06.19.08

ENZI: MINER ACT A SUCCESS, BUT WE CAN NEVER BE COMPLACENT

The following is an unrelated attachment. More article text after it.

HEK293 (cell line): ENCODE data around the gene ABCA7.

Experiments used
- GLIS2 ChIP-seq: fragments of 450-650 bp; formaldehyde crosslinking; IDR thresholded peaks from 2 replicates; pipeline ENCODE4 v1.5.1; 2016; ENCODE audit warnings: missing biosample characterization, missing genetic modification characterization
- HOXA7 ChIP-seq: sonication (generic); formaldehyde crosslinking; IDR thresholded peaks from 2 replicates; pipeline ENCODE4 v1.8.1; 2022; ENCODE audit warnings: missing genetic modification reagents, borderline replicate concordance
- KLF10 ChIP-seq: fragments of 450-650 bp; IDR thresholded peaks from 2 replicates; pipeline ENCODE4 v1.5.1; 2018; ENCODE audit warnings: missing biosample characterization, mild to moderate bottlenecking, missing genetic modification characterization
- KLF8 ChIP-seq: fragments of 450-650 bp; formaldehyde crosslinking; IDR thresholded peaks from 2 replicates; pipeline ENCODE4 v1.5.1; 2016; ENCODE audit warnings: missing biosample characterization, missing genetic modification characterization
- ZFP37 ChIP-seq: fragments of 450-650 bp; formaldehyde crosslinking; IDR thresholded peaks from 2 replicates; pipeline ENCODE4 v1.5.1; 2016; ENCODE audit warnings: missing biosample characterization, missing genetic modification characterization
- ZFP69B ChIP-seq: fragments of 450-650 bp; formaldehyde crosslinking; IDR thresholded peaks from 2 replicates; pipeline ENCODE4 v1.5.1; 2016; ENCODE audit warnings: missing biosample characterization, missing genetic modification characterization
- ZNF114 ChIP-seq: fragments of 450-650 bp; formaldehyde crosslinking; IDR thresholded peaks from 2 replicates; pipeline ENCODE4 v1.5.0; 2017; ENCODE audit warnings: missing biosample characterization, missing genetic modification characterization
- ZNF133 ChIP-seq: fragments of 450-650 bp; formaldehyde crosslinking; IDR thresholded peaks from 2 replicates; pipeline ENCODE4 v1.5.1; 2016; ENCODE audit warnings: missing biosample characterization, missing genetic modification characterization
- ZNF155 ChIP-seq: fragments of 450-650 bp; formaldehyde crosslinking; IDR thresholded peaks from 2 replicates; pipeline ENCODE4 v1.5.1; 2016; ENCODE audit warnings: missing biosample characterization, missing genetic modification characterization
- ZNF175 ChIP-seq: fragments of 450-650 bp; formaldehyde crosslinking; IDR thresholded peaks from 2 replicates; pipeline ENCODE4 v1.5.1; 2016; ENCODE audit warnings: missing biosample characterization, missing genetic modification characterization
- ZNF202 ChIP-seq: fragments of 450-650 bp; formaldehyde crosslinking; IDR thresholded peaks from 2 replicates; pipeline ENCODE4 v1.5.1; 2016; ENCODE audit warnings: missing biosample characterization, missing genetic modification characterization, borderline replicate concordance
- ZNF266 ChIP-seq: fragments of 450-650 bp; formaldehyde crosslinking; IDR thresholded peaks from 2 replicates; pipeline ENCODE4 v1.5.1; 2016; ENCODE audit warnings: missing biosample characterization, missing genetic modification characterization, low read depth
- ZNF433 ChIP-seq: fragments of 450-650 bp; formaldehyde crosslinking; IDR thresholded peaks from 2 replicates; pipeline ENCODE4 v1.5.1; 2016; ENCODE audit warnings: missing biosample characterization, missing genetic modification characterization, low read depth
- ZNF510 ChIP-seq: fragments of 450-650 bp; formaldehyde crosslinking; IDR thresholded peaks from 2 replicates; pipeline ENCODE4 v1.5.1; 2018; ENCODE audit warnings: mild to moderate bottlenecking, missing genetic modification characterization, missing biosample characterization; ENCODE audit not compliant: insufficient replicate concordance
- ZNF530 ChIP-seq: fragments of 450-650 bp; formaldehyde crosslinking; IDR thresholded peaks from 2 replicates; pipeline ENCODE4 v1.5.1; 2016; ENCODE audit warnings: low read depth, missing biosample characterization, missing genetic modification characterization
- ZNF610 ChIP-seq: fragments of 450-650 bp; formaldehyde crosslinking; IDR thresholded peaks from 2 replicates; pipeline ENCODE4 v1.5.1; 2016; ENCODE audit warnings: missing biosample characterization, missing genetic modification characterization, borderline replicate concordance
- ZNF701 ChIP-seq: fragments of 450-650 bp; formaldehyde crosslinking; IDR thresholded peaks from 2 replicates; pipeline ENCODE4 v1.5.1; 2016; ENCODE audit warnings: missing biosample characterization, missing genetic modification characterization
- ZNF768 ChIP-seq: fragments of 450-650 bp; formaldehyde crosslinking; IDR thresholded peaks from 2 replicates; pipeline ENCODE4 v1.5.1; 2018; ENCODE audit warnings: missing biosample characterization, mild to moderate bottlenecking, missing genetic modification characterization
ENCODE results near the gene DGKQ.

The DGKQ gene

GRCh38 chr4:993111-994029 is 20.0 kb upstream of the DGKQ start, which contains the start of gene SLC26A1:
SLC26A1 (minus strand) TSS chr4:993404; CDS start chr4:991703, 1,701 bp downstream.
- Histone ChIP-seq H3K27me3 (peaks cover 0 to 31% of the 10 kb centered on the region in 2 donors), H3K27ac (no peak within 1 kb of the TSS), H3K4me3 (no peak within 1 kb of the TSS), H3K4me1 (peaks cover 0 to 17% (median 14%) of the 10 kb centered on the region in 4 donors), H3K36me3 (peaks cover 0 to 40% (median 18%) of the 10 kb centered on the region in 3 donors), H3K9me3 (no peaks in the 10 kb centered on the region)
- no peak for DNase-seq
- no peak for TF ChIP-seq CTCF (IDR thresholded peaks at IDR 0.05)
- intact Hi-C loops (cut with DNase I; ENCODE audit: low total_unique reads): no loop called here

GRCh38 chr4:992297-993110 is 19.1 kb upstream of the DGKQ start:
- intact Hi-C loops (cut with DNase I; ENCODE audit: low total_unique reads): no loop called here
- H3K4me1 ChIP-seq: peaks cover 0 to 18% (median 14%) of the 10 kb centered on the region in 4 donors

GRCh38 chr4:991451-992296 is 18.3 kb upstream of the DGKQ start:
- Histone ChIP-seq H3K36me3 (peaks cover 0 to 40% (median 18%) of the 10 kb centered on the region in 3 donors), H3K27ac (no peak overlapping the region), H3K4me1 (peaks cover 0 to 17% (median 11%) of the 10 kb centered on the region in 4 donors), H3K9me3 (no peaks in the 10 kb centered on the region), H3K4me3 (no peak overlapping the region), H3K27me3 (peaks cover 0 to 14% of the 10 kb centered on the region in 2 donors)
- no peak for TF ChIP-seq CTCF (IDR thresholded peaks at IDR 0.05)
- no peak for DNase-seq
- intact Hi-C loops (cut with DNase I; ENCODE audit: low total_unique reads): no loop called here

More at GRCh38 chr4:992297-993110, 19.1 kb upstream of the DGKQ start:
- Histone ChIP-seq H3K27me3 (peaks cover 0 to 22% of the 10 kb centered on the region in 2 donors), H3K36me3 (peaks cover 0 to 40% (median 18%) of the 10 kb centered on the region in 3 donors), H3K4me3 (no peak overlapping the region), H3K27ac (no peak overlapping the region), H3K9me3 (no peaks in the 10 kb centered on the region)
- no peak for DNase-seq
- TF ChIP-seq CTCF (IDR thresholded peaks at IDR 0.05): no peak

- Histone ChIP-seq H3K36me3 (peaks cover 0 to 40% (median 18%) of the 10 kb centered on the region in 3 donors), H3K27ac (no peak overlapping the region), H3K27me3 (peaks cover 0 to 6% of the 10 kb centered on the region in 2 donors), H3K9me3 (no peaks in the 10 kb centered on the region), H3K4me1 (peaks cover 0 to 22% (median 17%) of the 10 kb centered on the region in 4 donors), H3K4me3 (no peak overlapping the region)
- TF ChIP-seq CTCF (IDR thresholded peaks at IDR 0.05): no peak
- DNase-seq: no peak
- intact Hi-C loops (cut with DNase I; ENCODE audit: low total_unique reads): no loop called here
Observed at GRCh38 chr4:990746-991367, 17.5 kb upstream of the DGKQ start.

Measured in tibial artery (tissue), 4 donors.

Washington, DC – Two years after Congress passed the “Mine Improvement andNew Emergency Response Act” (MINER Act) ,U.S. Senator Mike Enzi (R-WY),Ranking Member of the Senate Health, Education, Labor and Pensions Committee(HELP Committee), said the law has significantly improved mine safety and includesprovisions that will continue to make mining safer in the future. “The MINER Act has made our nation’s mines much safer over the past twoyears, but we can never be complacent when it comes to mine safety,” Enzi said. “TheMINER Act ensures that as new technologies and better products become available,underground coal mines must keep pace and utilize them.” Enzi said that the MINER Act established a system that actually reevaluatesitself. Twice a year, the Mine Safety and Health Administration (MSHA) now reviewseach underground coal mine’s Emergency Response Plan to ensure that the mine is usingthe most effective rescue and accident communication technology. “Scientists, government experts, mine operators and miners are working togetherto ensure that state of the art technology and safety plans are in place. Because of theMINER Act, we now have new breathable air devices available for 200,000 of ournation’s miners. MSHA is training 45 new rescue teams. We have required that mineseals like the one that failed at Sago be twice as strong. Mine operators have laid newcommunication lines, and MSHA is working with innovators all across the country toevaluate, approve, and implement new wireless communication and tracking systems.” In response to the accidents in West Virginia and Kentucky in 2006, the HELPCommittee, under Senator Enzi’s chairmanship, worked across party lines to enact thefirst mining reforms in 28 years. Most of the MINER Act’s reforms were still going intoeffect when the tragic accident at the Crandall Canyon mine in Utah occurred lastsummer, but the law is now almost fully implemented. “Without a doubt, our nation’s mines are much safer than they were two yearsago,” Enzi said. “Now that the regulations, training requirements, and equipmentupgrades are in place, we need to continue to look at the safety conditions miners faceevery day when they go to work. We must do all we can to prevent any more tragicaccidents from occurring.” ####

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